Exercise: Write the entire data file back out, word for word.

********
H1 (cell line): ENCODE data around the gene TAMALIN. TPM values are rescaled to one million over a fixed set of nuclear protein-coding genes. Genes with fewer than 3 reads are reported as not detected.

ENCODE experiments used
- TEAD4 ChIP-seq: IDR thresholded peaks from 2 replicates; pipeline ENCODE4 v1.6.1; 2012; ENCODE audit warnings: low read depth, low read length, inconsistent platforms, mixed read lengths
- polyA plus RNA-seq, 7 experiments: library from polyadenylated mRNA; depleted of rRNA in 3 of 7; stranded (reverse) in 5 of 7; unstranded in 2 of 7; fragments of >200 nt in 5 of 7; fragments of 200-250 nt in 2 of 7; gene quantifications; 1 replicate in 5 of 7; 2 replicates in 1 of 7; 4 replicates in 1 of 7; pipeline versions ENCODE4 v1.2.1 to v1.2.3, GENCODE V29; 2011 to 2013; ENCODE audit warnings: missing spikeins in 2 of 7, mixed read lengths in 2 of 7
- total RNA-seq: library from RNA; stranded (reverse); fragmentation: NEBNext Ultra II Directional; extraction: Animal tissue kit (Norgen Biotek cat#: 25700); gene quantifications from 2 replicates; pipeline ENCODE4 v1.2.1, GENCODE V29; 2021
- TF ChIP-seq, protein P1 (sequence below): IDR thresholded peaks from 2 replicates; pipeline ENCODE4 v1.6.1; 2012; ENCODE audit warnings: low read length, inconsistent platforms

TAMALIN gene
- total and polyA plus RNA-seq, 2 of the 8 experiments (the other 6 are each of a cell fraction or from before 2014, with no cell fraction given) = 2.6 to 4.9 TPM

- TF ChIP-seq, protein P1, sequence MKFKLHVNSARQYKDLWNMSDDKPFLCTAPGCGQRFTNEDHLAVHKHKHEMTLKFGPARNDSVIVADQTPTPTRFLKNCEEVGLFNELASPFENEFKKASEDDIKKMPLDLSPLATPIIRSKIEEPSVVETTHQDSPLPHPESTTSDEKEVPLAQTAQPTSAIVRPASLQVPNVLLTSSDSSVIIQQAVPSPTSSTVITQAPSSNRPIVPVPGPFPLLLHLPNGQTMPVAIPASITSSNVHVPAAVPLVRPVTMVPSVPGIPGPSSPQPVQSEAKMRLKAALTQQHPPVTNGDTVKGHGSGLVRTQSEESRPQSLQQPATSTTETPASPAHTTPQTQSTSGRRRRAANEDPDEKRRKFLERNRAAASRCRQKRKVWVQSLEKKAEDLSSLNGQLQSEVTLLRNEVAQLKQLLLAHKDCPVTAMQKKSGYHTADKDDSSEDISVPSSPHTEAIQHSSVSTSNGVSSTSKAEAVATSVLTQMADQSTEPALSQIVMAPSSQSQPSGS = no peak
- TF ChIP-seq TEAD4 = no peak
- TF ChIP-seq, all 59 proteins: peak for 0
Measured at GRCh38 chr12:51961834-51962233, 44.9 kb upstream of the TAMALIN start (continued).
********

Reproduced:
H1 (cell line): ENCODE data around the gene TAMALIN. TPM values are rescaled to one million over a fixed set of nuclear protein-coding genes. Genes with fewer than 3 reads are reported as not detected.

ENCODE experiments used
- TEAD4 ChIP-seq: IDR thresholded peaks from 2 replicates; pipeline ENCODE4 v1.6.1; 2012; ENCODE audit warnings: low read depth, low read length, inconsistent platforms, mixed read lengths
- polyA plus RNA-seq, 7 experiments: library from polyadenylated mRNA; depleted of rRNA in 3 of 7; stranded (reverse) in 5 of 7; unstranded in 2 of 7; fragments of >200 nt in 5 of 7; fragments of 200-250 nt in 2 of 7; gene quantifications; 1 replicate in 5 of 7; 2 replicates in 1 of 7; 4 replicates in 1 of 7; pipeline versions ENCODE4 v1.2.1 to v1.2.3, GENCODE V29; 2011 to 2013; ENCODE audit warnings: missing spikeins in 2 of 7, mixed read lengths in 2 of 7
- total RNA-seq: library from RNA; stranded (reverse); fragmentation: NEBNext Ultra II Directional; extraction: Animal tissue kit (Norgen Biotek cat#: 25700); gene quantifications from 2 replicates; pipeline ENCODE4 v1.2.1, GENCODE V29; 2021
- TF ChIP-seq, protein P1 (sequence below): IDR thresholded peaks from 2 replicates; pipeline ENCODE4 v1.6.1; 2012; ENCODE audit warnings: low read length, inconsistent platforms

TAMALIN gene
- total and polyA plus RNA-seq, 2 of the 8 experiments (the other 6 are each of a cell fraction or from before 2014, with no cell fraction given) = 2.6 to 4.9 TPM

- TF ChIP-seq, protein P1, sequence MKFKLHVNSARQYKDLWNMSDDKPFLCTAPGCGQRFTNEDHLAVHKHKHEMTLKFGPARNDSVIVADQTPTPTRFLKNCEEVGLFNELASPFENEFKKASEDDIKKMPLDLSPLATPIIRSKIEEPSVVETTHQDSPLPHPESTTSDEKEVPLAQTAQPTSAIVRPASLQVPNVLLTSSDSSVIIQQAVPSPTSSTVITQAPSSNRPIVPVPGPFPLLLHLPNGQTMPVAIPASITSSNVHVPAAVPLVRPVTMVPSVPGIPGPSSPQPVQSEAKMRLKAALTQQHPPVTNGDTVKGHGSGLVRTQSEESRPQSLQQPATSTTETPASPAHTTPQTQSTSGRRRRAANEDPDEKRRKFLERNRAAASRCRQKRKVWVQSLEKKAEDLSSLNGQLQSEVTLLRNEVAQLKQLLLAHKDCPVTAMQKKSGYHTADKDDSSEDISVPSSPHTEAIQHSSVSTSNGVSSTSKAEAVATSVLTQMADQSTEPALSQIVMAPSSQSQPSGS = no peak
- TF ChIP-seq TEAD4 = no peak
- TF ChIP-seq, all 59 proteins: peak for 0
Measured at GRCh38 chr12:51961834-51962233, 44.9 kb upstream of the TAMALIN start (continued).